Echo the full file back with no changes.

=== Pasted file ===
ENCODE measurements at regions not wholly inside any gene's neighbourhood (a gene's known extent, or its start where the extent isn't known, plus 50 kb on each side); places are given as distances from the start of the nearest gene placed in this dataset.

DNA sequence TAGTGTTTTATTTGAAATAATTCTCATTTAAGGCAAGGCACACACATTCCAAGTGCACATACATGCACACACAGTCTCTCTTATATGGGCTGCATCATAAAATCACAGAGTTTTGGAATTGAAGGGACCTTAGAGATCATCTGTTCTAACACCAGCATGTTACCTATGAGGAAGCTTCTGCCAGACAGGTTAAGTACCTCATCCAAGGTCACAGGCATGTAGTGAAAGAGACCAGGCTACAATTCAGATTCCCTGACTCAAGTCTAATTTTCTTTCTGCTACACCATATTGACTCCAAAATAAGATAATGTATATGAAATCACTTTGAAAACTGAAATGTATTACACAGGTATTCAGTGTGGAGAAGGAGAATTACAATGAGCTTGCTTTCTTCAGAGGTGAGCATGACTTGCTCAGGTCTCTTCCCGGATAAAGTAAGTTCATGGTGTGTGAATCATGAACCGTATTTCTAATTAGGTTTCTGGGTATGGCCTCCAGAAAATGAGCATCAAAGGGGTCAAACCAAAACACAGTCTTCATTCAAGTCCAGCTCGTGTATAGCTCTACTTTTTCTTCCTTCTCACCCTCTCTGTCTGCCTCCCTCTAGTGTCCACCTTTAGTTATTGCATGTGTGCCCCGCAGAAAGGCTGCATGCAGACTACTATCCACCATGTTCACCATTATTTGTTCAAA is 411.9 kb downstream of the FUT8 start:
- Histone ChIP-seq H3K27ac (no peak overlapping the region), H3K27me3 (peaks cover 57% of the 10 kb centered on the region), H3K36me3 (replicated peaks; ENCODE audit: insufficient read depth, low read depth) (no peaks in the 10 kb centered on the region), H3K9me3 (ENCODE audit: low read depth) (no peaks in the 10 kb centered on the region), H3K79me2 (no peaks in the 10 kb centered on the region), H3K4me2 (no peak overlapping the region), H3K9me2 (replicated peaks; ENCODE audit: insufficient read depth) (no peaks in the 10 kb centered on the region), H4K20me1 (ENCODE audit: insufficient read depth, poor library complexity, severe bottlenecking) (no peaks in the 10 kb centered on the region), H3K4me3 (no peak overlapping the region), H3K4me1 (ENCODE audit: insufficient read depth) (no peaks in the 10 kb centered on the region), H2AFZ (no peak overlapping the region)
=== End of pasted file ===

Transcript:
ENCODE measurements at regions not wholly inside any gene's neighbourhood (a gene's known extent, or its start where the extent isn't known, plus 50 kb on each side); places are given as distances from the start of the nearest gene placed in this dataset.

DNA sequence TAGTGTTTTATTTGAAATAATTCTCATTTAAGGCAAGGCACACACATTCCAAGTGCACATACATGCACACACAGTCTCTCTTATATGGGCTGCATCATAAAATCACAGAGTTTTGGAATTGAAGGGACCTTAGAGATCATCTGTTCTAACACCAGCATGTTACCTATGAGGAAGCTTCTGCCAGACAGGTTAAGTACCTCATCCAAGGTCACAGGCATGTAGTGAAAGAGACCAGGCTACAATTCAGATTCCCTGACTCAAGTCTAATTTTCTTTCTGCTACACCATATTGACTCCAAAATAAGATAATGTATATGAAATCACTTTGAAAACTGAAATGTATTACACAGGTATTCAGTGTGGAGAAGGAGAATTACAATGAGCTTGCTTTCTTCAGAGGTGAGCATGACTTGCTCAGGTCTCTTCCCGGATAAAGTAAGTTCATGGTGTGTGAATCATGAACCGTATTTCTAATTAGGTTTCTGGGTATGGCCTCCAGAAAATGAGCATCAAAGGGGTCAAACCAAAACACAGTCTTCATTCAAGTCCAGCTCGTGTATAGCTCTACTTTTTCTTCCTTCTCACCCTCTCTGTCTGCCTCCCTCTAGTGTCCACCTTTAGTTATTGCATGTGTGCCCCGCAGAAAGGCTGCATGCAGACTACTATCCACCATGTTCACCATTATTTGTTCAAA is 411.9 kb downstream of the FUT8 start:
- Histone ChIP-seq H3K27ac (no peak overlapping the region), H3K27me3 (peaks cover 57% of the 10 kb centered on the region), H3K36me3 (replicated peaks; ENCODE audit: insufficient read depth, low read depth) (no peaks in the 10 kb centered on the region), H3K9me3 (ENCODE audit: low read depth) (no peaks in the 10 kb centered on the region), H3K79me2 (no peaks in the 10 kb centered on the region), H3K4me2 (no peak overlapping the region), H3K9me2 (replicated peaks; ENCODE audit: insufficient read depth) (no peaks in the 10 kb centered on the region), H4K20me1 (ENCODE audit: insufficient read depth, poor library complexity, severe bottlenecking) (no peaks in the 10 kb centered on the region), H3K4me3 (no peak overlapping the region), H3K4me1 (ENCODE audit: insufficient read depth) (no peaks in the 10 kb centered on the region), H2AFZ (no peak overlapping the region)